Transition of Internet Mail from Just-Send-8 to 8bit-SMTP/MIME
RFC 1428

Document Type RFC - Informational (February 1993; No errata)
Author Greg Vaudreuil
Last updated 2013-03-02
Stream Internet Engineering Task Force (IETF)
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Network Working Group                                       G. Vaudreuil
Request for Comments: 1428                                          CNRI
                                                           February 1993

                   Transition of Internet Mail from
                           to 8bit-SMTP/MIME

Status of this Memo

   This RFC provides information for the Internet community.  It does
   not specify an Internet standard.  Distribution of this memo is


   Protocols for extending SMTP to pass 8bit characters have been
   defined [3] [4]. These protocols require that messages transported by
   the extended SMTP are to be encoded in MIME [1] [2].  Before work
   began on these protocols, several SMTP implementations adopted ad-hoc
   mechanisms for sending 8bit data. It is desirable for the extended
   SMTP environment and these ad hoc mechanisms interoperate.  This
   document outlines the problems in this environment and an approach to
   minimizing the cost of transition from current usage of non-MIME 8bit
   messages to MIME.

1. Terminology

   RFC 821 defines a 7bit transport.  A transport agent which does not
   clear the high order bit upon receipt of octets with this bit set in
   SMTP messages is called 8 bit transparent in this document. An
   implementation of the general SMTP Extensions document [3] and the
   8bit extensions protocol [4] which passes MIME messages using all 8
   bits of an octet is called 8bit ESMTP.  An implementation of extended
   SMTP which does not accept 8bit characters is called 7bit ESMTP.  A
   gateway is defined to be a transport agent with User Agent authority
   to alter or convert the content of a message.

2. The Problem

   SMTP as defined in RFC 821 limits the sending of Internet Mail to
   US-ASCII [5] characters.  As the Internet has grown to include non-
   English correspondents, the need to communicate with character sets
   other than US-ASCII has prompted many vendors and users to extend
   SMTP or RFC 822 to use non-ASCII character sets.  Common approaches
   are to send 7 bit national variant ISO 646 character sets over
   current RFC822/SMTP, to extend SMTP and RFC822 to use 8bit ISO 8859

Vaudreuil                                                       [Page 1]
RFC 1428              Transition to 8bit-SMTP/MIME         February 1993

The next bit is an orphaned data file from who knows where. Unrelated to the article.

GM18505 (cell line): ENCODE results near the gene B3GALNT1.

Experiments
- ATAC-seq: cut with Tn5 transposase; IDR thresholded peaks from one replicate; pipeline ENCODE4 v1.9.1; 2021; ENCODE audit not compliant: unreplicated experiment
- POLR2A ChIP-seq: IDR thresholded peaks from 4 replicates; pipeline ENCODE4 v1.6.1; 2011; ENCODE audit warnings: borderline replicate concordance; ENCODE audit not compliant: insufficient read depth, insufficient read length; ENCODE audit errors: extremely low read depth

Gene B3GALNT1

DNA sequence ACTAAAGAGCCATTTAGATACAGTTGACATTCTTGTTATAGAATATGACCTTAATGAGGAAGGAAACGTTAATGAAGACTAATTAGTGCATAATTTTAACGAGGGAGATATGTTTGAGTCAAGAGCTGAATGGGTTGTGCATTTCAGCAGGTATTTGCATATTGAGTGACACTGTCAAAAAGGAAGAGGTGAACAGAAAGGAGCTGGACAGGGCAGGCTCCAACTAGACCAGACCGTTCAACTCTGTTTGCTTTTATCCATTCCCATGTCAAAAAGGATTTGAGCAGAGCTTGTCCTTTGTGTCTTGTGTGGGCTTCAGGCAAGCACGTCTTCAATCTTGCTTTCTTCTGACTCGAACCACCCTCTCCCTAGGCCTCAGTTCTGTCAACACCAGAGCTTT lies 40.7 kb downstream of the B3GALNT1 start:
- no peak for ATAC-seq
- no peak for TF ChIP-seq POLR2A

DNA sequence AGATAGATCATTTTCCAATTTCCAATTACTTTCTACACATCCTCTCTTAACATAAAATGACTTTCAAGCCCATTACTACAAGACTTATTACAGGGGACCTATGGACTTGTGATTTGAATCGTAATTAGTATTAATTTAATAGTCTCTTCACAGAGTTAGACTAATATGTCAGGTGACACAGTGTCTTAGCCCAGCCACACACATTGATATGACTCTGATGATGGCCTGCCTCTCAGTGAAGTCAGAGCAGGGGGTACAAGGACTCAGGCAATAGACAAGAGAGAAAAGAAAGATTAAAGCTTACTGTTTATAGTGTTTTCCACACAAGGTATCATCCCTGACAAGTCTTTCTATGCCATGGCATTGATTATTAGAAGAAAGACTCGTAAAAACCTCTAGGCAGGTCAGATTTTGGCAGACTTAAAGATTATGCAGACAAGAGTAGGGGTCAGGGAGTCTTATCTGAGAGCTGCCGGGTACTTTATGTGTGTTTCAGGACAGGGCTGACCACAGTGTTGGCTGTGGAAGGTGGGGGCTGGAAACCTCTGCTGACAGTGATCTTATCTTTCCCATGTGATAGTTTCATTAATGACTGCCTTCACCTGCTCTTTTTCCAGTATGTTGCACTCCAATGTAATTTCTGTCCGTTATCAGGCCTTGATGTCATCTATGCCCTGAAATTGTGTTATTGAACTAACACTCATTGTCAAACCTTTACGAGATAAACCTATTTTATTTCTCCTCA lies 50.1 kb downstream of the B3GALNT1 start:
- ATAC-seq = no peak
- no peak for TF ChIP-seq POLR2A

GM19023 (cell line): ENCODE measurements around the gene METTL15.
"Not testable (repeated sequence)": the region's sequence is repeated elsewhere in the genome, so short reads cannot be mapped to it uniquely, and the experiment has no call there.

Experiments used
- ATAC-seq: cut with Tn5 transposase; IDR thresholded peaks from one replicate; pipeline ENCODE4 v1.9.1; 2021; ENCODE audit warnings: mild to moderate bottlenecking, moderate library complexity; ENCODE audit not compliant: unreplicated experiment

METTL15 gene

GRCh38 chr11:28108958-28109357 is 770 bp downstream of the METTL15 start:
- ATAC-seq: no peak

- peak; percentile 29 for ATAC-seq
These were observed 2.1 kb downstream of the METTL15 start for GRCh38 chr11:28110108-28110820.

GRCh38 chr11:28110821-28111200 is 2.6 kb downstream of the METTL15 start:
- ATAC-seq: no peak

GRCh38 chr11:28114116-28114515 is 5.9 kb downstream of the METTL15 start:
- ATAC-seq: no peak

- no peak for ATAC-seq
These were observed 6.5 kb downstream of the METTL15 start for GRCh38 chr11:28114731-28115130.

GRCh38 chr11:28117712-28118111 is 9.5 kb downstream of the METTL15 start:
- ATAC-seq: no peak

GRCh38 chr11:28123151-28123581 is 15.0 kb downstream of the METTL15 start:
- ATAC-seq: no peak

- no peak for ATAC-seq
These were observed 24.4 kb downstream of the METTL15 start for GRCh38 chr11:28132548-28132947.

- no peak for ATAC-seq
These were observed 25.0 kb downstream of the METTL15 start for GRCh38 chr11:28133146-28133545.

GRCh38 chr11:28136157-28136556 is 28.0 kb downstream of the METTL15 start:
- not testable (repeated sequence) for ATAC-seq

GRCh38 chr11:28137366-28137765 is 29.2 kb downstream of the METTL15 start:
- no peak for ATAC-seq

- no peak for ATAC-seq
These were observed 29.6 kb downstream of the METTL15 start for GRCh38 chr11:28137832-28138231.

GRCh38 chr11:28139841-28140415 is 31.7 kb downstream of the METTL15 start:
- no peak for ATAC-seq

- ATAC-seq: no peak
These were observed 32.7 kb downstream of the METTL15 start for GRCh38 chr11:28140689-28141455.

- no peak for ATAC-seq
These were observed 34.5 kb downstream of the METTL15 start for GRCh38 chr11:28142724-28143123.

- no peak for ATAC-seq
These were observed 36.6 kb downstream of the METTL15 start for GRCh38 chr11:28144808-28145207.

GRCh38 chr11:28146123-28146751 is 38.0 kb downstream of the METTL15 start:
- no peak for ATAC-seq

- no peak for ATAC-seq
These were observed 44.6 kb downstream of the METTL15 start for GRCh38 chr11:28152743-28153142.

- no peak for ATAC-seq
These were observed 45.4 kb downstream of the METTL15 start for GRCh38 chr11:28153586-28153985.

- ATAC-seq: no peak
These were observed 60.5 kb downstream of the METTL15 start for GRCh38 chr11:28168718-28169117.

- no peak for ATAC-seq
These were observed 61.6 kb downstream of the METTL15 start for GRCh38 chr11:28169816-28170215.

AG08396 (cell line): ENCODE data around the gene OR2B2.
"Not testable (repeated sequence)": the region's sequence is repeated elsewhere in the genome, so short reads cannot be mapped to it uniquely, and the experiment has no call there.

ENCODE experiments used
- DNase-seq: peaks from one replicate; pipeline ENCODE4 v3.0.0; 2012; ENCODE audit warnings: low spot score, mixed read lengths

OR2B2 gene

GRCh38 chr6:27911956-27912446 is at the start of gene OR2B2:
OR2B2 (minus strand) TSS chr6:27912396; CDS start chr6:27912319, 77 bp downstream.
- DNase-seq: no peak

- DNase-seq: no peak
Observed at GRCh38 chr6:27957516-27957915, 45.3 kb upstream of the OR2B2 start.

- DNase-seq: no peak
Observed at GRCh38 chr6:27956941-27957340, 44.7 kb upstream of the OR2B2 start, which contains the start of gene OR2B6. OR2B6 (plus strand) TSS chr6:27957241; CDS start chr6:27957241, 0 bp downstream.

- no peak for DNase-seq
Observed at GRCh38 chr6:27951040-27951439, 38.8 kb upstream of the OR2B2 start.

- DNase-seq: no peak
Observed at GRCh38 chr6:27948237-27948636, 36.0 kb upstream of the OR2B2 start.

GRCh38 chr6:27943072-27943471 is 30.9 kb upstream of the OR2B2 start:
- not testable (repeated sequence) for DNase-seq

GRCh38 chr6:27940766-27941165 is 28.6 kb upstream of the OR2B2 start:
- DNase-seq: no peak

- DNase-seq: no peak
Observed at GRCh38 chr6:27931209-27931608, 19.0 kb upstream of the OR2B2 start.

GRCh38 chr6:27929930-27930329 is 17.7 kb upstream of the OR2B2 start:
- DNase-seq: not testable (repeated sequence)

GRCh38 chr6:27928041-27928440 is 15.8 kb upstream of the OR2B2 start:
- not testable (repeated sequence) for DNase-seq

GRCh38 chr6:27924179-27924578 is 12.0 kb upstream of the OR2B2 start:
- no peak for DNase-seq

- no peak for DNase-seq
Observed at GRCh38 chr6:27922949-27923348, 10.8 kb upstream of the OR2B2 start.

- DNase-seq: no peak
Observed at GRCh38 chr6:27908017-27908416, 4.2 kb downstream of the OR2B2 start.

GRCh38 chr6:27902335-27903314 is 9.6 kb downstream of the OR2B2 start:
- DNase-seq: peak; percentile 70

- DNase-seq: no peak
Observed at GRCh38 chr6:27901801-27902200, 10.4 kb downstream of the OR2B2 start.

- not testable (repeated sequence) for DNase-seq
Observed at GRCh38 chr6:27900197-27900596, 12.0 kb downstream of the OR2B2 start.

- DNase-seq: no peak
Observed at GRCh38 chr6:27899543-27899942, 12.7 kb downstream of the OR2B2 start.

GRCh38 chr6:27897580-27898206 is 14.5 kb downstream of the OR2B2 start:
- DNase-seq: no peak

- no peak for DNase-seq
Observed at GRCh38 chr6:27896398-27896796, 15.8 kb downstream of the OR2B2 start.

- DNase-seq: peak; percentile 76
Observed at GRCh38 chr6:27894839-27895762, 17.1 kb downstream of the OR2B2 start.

character sets, and to use proprietary PC character sets.

   A third approach is used for Japanese mail.  Japanese characters are
   represented by pairs of octets with the high order bit cleared.
   Switching between 14 bit character sets and 7 bit character sets is
   indicated within the message by ISO 2022 escape sequences.

   So long as these implementations can communicate without intermediate
   transformations and have a loose private agreement on the use of a
   specific character set without tagging, basic mail service can be

   In the transition to the negotiated 8bit ESMTP/MIME environment, it
   is important that mail sent by a currently non-conforming user can be
   read by another non-conforming user.  This existing functionality is
   reduced by conversion from 8bit text to text encoded in unreadable
   Base-64 or "garbled" text encoded in quoted printable.

   There are several interesting non-interoperable cases that currently
   exist in non US-ASCII mail and several new ones likely to emerge in a
   transition to 8bit/MIME.  Below is a listing of the transition-to-
   mime cases.  Only solutions to (4) in the context of a translating
   gateway are discussed in this memo.

                \ Receiver
                  \    7bit     8bit          MIME/
             Sender \| only   | transparent | ESMTP
           7bit only |  (1)   |    (1)      | (1)
    8bit transparent |  (2)   |    (3)      | (4)
          MIME/ESMTP |  (5)   |    (5)      | (6)

   (1) 7Bit non-MIME sender to 7bit, MIME, or 8bit transparent receiver

      This will continue to work unchanged with nationally varient ISO
      646 or ISO 2022 character set shifting if an external "out of
      band" agreement exists between the sender and the receiver.  A
      7bit to 8bit/ESMTP gateway need not alter the content of this

   (2) 8bit sender to 7bit non-MIME receiver

      The receiver will receive bit-stripped mail which results in the
      mis-interpretation of the data and the wrong character being
      displayed or printed.  Mail sent using languages where most

Vaudreuil                                                       [Page 2]
RFC 1428              Transition to 8bit-SMTP/MIME         February 1993

      characters are in the US-ASCII subset of ISO 8859 may be somewhat

   (3) 8bit transparent sender to 8bit transparent receiver
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